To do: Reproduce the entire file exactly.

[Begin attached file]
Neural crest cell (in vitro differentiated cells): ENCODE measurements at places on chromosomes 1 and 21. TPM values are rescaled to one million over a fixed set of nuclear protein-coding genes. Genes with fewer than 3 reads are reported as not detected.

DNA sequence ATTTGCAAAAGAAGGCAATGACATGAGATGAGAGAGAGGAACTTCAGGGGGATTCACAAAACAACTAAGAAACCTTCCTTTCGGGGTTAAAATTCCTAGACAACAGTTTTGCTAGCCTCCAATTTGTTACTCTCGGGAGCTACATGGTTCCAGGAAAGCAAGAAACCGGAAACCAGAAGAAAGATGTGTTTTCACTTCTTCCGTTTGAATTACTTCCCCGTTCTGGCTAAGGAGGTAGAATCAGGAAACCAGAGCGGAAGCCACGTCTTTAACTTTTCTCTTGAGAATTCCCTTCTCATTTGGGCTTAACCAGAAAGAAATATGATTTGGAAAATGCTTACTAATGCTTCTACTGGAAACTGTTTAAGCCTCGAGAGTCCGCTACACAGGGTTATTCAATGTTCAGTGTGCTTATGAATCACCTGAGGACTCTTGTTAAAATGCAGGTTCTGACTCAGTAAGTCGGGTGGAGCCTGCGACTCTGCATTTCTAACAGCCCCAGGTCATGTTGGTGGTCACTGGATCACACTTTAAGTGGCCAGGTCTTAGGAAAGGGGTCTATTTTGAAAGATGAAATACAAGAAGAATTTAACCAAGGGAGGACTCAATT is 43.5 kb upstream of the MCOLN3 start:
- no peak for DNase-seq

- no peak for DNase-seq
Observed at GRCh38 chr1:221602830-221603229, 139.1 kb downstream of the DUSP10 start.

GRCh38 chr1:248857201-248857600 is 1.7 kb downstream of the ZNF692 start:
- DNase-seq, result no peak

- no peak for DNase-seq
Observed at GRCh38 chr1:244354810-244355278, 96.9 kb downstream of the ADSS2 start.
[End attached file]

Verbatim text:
Neural crest cell (in vitro differentiated cells): ENCODE measurements at places on chromosomes 1 and 21. TPM values are rescaled to one million over a fixed set of nuclear protein-coding genes. Genes with fewer than 3 reads are reported as not detected.

DNA sequence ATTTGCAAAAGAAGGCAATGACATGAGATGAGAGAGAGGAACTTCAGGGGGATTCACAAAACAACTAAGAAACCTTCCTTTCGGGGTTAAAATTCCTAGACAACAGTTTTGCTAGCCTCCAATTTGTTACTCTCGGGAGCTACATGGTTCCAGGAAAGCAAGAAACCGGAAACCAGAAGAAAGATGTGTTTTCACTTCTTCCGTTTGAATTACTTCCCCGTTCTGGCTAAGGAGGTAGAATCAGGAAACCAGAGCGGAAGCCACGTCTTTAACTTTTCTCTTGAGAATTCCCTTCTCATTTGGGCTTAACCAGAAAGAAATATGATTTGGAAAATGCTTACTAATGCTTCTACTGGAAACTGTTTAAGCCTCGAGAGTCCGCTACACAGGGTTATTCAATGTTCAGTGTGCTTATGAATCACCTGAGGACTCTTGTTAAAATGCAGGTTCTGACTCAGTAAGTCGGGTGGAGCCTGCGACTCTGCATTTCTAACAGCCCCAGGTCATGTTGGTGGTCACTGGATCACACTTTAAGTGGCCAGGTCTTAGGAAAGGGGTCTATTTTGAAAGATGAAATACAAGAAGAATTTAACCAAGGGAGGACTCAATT is 43.5 kb upstream of the MCOLN3 start:
- no peak for DNase-seq

- no peak for DNase-seq
Observed at GRCh38 chr1:221602830-221603229, 139.1 kb downstream of the DUSP10 start.

GRCh38 chr1:248857201-248857600 is 1.7 kb downstream of the ZNF692 start:
- DNase-seq, result no peak

- no peak for DNase-seq
Observed at GRCh38 chr1:244354810-244355278, 96.9 kb downstream of the ADSS2 start.